Australia's chicken meat and egg industries are mapping out a way to become carbon neutral.
Chicken meat and egg production already have a relatively low carbon footprint, but AgriFutures Australia and Australian Eggs want to move towards zero emissions, and have invested about $500,000 to make it happen.
Dr Stephen Wiedemann, from agri-environmental consulting firm Integrity Ag and Environment, has been engaged by the two companies to lead research that will first identify what part of the production process is most carbon-intensive.
"Reducing to zero emissions is fairly hard," he told AAP on Friday.
"We'll also be looking at ways to offset any emissions that remain."
The scientist expects electricity usage could be one area where emissions are high, given both chicken meat and egg production require air-conditioning.
Dr Wiedemann said the biggest driver of the industry's carbon footprint is the manufacture of chicken feed on farms, which could be managed by changing the birds' diet.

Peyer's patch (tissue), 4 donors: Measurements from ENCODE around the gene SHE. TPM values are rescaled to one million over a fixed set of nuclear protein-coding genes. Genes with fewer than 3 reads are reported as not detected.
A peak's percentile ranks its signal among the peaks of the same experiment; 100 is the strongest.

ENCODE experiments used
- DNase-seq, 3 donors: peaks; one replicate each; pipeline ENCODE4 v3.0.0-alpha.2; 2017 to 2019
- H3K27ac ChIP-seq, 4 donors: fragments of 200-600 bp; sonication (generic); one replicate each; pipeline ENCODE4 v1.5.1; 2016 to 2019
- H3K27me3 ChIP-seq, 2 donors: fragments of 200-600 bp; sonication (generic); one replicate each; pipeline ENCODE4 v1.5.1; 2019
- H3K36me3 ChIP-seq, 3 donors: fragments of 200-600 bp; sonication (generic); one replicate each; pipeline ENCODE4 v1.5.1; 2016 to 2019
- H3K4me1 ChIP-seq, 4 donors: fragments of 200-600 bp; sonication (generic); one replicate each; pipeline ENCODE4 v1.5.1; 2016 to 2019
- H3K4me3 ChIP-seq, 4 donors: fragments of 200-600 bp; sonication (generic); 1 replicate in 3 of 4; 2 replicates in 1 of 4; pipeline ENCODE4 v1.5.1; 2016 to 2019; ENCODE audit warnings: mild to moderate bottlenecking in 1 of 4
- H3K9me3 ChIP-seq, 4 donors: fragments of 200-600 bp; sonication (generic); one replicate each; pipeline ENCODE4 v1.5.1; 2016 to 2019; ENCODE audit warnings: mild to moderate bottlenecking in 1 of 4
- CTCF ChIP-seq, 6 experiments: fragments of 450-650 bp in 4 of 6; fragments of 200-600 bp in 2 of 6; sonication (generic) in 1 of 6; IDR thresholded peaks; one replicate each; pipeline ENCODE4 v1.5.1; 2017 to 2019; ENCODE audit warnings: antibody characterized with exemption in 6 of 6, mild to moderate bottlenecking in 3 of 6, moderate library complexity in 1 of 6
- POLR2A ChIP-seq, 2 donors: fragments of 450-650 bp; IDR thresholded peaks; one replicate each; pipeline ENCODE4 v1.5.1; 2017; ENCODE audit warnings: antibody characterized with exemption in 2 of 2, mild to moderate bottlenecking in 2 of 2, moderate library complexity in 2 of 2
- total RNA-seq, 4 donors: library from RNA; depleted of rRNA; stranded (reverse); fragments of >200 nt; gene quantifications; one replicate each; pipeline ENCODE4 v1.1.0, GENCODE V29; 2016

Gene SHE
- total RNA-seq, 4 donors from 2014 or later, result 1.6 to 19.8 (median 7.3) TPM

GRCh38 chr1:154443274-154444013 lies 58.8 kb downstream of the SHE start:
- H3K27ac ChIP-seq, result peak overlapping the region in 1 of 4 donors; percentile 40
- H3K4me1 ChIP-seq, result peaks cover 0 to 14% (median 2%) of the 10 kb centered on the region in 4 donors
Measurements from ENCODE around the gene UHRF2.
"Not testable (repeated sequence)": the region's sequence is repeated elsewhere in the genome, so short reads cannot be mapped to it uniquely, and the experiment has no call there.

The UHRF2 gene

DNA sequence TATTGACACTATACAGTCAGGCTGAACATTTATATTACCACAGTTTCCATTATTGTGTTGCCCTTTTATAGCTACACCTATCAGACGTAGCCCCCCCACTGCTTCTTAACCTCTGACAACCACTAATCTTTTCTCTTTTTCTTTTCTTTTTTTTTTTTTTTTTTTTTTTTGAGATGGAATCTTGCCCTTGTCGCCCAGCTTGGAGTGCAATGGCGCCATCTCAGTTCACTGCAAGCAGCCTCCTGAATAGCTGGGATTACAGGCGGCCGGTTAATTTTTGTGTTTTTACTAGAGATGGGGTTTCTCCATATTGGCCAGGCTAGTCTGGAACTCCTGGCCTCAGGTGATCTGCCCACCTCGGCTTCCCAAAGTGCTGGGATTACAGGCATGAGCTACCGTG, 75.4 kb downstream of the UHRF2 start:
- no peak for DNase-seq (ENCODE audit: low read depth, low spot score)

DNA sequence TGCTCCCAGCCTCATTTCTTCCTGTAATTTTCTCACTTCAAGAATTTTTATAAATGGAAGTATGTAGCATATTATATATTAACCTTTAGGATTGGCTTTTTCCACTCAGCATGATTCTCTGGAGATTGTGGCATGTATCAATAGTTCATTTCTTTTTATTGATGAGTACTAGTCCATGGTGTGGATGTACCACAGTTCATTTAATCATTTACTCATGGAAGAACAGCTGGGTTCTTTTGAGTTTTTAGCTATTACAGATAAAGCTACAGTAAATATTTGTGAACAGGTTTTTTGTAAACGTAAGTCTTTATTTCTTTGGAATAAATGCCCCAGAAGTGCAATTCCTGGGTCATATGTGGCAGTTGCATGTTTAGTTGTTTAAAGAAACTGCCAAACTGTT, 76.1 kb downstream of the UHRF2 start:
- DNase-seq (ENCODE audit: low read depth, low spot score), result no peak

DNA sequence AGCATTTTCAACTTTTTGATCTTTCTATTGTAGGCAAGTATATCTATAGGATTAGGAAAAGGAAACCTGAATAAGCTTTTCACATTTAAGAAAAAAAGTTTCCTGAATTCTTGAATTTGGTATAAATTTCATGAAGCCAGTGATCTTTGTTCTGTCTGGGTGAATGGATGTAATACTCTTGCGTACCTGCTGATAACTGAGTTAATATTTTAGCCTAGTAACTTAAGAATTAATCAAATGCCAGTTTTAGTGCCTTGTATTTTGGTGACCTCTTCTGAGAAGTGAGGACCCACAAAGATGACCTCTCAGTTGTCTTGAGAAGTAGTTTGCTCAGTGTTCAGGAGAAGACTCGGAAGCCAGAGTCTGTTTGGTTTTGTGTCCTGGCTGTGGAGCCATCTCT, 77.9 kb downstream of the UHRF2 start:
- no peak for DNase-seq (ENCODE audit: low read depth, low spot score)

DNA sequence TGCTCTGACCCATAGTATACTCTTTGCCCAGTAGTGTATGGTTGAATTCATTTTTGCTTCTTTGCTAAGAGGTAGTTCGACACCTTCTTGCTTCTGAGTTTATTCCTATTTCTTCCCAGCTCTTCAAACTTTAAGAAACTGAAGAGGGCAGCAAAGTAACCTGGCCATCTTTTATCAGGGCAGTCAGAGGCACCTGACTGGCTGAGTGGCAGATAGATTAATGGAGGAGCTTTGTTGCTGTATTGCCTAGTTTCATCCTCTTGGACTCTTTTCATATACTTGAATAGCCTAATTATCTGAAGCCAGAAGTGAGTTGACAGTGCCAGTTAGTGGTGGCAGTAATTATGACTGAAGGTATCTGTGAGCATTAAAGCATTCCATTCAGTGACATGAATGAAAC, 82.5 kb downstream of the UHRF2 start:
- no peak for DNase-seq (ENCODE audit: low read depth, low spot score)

Australian Eggs managing director Rowan McMonnies said the industry has used community concern about climate change as an opportunity to improve sustainable production.
"There are substantially more people, all of whom have sustenance and nutritional needs, and want to have less or a minimised impact on the environment," he told AAP on Friday.
"It's an enormous challenge but one we are embracing earnestly."
He argued carbon-neutral eggs can be produced for as little as a few extra cents per dozen.
The egg industry has already made recent environmental improvements, with some farmers transitioning to solar power.
"Instead of looking at environmental issues as a threat, it's been hugely positive the way the industry has transitioned in recent years towards a more progressive footing," Mr McMonnies said.
Agrifutures Australia managing director John Harvey said with chicken - the most consumed meat in the country - anything the industry can do to lower its footprint will have a significant impact.
The research project is expected to be completed by November 2021.
Australian Associated Press